Approximately 37.5 million U.S. adults have some trouble hearing. It is one of the more common disabilities in the United States, and accommodations for hearing loss or hearing-related disabilities are frequently requested in classrooms and workplaces. Hearing-related disabilities require significant lifestyle changes, especially in the context of cell phone usage.
Eighty-five percent of people now own a smartphone. Smartphones are ubiquitous tools nowadays. But did you know they can also be accessibility tools for people with hearing loss or hearing-related disabilities? It’s true! Let’s take a look at the features that make your smartphone an excellent accessibility tool for hearing-related disabilities.
Closed captions may seem insignificant, but they are a hugely important and often overlooked accessibility feature. They present the audio content as text for users who have hearing loss or other hearing-related disabilities. They have slowly become more mainstream, especially on sites like YouTube.
Many smartphones now offer built-in closed captioning. The Google Pixel offers live captioning on its devices, facilitating the transcription of everything from videos to phone calls. With just the tap of a button, you get live captions with no other settings needed. At the time of writing, Apple lacks live captioning as a standard feature, but they are beta testing this option on newer models of the iPhone.
For phones that don’t come with a native captioning function, there are apps you can download, like Live Transcribe. This app offers the same benefits of built-in captioning, helping improve accessibility. Simply download the app and set it up to get real-time transcripts wherever needed.
Live captioning and transcribing means you won’t have to worry if you’re watching a video that doesn’t include captions — your phone can generate them for you. Likewise, receiving an unexpected phone call won’t be so jarring. You can have it transcribed to know exactly what’s being said on the other end.
Both the iPhone and Google Pixel have built-in sound recognition, and it’s also part of the aforementioned Live Transcribe app. Sound recognition allows your phone to listen for and alert you to important sounds such as a baby crying, a dog barking, a doorbell, a fire alarm, and more.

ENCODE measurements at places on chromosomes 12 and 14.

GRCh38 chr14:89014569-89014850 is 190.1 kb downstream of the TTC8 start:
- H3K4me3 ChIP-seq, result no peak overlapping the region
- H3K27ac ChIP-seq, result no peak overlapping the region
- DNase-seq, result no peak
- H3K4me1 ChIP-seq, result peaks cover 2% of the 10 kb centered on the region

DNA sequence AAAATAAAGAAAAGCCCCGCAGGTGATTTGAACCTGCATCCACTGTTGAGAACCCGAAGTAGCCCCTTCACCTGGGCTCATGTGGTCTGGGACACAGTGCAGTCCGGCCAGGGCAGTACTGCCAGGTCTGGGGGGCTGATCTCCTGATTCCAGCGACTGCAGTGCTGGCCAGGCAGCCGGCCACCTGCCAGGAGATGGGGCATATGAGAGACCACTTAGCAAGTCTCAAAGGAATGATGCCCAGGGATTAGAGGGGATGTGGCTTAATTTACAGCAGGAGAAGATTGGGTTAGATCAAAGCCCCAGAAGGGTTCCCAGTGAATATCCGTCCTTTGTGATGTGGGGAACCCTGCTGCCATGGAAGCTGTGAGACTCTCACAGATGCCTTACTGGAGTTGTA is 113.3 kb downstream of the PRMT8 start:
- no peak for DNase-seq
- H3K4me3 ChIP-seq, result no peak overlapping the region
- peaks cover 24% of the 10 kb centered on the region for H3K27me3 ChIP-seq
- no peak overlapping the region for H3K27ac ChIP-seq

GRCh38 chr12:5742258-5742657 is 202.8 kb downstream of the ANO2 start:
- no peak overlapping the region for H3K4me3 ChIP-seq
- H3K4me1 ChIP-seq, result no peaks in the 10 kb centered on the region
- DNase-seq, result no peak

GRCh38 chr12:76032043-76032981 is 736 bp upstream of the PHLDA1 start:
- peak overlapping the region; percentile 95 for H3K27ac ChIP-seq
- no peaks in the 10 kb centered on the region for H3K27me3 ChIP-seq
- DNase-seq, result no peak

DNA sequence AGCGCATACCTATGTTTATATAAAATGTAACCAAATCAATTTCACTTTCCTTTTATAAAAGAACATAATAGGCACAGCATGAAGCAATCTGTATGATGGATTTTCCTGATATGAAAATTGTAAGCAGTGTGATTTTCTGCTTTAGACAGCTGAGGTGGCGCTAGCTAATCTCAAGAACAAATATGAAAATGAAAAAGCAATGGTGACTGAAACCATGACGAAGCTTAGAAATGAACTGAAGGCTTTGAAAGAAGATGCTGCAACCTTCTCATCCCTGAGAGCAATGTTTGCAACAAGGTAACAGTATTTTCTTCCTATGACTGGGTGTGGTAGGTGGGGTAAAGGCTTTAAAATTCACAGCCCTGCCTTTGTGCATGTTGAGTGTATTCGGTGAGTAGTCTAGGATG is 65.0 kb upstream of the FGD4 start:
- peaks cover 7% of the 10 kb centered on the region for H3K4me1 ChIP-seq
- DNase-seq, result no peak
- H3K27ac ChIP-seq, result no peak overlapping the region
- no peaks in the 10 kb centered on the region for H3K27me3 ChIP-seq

The alerts can be set up as visual, flashing alerts that use the device’s flashlight. You can also set them to vibrate. You shouldn’t rely solely on these alerts for your safety, but they are a great tool for increasing independence. You can activate and configure sound recognition through your device’s accessibility settings.
Using your headphones, your smartphone can also filter surrounding sounds to improve the listening experience when watching videos, listening to music, or making a phone call. You may have to download an app, like the Sound Amplifier app for Android, or it may be built in, like when using compatible headsets on iOS devices.
AirPods facilitate ambient noise reduction and conversation boost, which reduces the amount of ambient noise and amplifies voices. Though it requires using AirPods during a conversation, these features can help significantly if you have hearing loss but don’t use a hearing aid. These features can be adjusted using your device.
Sound can have a significant impact as you go about your day. Your smartphone can be a very effective accessibility tool in mitigating distracting or detrimental sounds and, in doing so, be a very effective accessibility tool!
Using hearing aids with your phone
Most smartphones can connect to hearing aids using Bluetooth. This makes it possible to take calls and even listen to music and videos directly through hearing aids without the need for a separate headset. It depends on the brand of hearing aid, but most newer models include this function.
Apple has a “Made for iPhone” (MFi) program, which encourages developers to design their products with Apple’s specifications in mind. As a result, MFi-licensed devices are usually simple to connect to an iPhone and have additional settings you can adjust to your specific needs.
Even without this program, however, you can still use hearing aids with your smartphone. You just need to check the Hearing Aid Compatibility (HAC) rating to ensure your hearing aids can pair with your phone. If compatible, pair them using Bluetooth to enjoy the benefits.
Pairing your hearing aid with your phone means you can use your phone without worrying about interference between the two devices. It creates a more streamlined, accessible experience and lets you adjust volume, focus sound, and do more right from your phone.
Smartphones are excellent accessibility tools if you have hearing loss or hearing-related disabilities. From compatibility with hearing aids to captioning, there are many ways they can improve your quality of life. Explore how their accessibility options can help you!